Howie’s promotion of the label and his bands from the front rooms of his 16th St. apartment in the Mission became legendary. He worked a burgeoning network of college radio stations and clubs across the country and beyond, extolling the virtues of the 415 stable with an incomparable mix of ribald humor, New York-inflected strong-arming, and persuasively disarming charm. His success booking tours and selling records drew the notice of established, longstanding local promoters including mega-producer Bill Graham, who began booking 415 acts to open for larger touring bands; and so impressed Graham staffer Queenie Taylor that she later became part owner of the label. Local recording studio owners offered discounted studio time, while the area’s most-skilled music producers and engineers turned down bigger gigs to work on 415 records. Locals knew 415 was the telephone area code, allegedly the San Francisco penal code for disturbing the peace, and now the Little Local Label That Could. The city embraced and encouraged its success, much as it lamented its later departure.
The 415 artist roster presciently captured the broad eclecticism of the scene. By the late 70s and early 80s, hundreds of bands were jostling for attention in the now dozens of San Francisco venues devoted to alternative music. The days of ‘New Wave Mondays’ were over, and the city’s largest venues were competing to book touring new wave/punk acts with local 415 label acts as openers. This zenith offered a wide berth to sub-genres, from hardcore punk to ska, rockabilly, pop and synth. 415 Records was the big tent for all of them, each band treated reverentially and promoted with equal devotion and gusto.
The ‘Still Disturbing The Peace’ compilation is the first to feature releases from 415 that have not been available in 40 years. It will offer a first hearing for some, and a familiar revisit for others, of music as stylistically varied as stripped-down primal punk, to lushly orchestrated electronica. It speaks of the remarkably ecumenical platform 415 provided for a city awash in sonic options. That the same label could offer The Nuns’ painfully rueful and eerily contemporary “Suicide Child” and the VKTMs unvarnished, in-your-face “No Long Goodbyes” alongside the synth-driven, urban minimalist sophistication of the Unit’s “High Pressure Days” and the societal commentary comically camouflaged in reggae that is the Pop-O-Pies “The Catholics Are Attacking,” is a tribute to the appetites of the audiences of the era, along with what the industry calls the “ears” of 415’s A&R.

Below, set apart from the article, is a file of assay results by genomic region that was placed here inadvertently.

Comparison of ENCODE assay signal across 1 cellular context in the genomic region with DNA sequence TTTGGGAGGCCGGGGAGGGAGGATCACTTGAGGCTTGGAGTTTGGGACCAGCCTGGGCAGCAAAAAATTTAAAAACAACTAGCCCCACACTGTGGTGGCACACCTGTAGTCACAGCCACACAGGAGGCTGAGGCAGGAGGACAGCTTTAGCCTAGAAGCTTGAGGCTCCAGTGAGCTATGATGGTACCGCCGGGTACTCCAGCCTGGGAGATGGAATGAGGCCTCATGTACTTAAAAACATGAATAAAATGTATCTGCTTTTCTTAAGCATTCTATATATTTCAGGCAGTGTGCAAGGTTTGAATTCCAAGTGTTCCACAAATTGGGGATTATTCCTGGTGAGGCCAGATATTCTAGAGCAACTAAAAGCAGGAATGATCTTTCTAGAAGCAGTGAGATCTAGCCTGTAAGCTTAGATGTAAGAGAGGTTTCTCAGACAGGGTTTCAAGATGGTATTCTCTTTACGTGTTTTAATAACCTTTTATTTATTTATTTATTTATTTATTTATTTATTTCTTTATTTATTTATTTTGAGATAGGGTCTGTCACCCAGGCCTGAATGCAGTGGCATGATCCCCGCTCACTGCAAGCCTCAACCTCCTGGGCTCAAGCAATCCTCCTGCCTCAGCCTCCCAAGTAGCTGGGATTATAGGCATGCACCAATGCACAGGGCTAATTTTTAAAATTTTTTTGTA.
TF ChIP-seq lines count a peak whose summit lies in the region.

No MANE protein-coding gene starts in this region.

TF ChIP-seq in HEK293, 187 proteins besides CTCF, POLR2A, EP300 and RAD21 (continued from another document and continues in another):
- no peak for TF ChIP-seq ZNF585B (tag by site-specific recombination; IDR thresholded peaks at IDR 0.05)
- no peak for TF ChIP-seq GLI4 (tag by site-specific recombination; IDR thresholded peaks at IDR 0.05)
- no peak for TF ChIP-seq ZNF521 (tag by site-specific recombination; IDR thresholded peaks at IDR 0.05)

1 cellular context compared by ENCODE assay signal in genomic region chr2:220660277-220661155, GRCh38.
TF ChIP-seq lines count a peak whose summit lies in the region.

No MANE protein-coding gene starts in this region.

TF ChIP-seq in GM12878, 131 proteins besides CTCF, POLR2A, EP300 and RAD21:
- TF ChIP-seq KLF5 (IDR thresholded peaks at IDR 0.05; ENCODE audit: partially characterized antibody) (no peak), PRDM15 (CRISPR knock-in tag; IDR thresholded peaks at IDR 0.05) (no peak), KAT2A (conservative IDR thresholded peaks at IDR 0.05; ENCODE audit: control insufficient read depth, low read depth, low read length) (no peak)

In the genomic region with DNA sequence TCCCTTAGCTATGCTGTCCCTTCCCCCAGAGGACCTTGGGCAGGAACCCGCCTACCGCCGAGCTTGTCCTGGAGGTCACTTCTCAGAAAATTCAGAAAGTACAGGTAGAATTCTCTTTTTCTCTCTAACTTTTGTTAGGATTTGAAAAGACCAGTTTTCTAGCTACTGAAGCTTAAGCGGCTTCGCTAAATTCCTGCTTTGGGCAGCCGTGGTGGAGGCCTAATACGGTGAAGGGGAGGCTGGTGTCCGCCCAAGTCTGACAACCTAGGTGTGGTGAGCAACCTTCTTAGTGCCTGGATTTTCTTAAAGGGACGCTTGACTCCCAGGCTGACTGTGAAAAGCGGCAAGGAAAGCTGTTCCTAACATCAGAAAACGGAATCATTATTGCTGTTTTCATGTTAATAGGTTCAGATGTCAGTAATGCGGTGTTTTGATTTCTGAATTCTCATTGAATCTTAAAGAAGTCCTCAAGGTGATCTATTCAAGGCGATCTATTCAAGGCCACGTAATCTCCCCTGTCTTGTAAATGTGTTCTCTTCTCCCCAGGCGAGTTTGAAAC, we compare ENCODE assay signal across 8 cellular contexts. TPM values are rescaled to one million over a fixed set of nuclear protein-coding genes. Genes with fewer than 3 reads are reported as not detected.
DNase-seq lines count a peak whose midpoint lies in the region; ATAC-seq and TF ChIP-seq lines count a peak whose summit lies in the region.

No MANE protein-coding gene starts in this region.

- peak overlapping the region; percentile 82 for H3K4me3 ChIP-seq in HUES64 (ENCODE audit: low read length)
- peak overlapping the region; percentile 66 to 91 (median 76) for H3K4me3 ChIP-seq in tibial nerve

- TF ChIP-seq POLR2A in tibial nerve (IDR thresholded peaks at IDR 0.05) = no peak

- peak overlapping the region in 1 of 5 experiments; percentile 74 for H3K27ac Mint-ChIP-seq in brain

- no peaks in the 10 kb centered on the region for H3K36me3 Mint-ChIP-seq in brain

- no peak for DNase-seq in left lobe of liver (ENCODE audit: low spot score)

The listener will, after 40 years of absence, revel in 415’s gourmand’s approach to the new music of its era. It is here for the feasting: the mesmerizing, witty theatricality of The Mutants, every bit the Commedia Del Arte performance troupe as they are lock-step musicians; the brilliantly savant, ska-infused feral savagery of The Offs; and the affable pop of The Readymades, Red Rockers, Times 5 and Jo Allen & The Shapes. These and others shared the 415 label with names that became familiar, like Pearl Harbor and The Explosions, and with others who went on to larger stages when 415 entered into deals with the bigger labels.
Rather than being an artifact of nostalgia, ‘Still Disturbing the Peace’ demands the listener marvel at the inventiveness, originality, expansiveness and muscle of these bands. Here are 25 carefully-curated cuts selected from among the progenitors of new-wave era San Francisco, reminding us that while every era breeds its own cultural signifiers and tropes, lasting art proves that time stamps are a joke. These young bands perform with a strident clarity, conviction and truthfulness that is as evident today as the day they were recorded.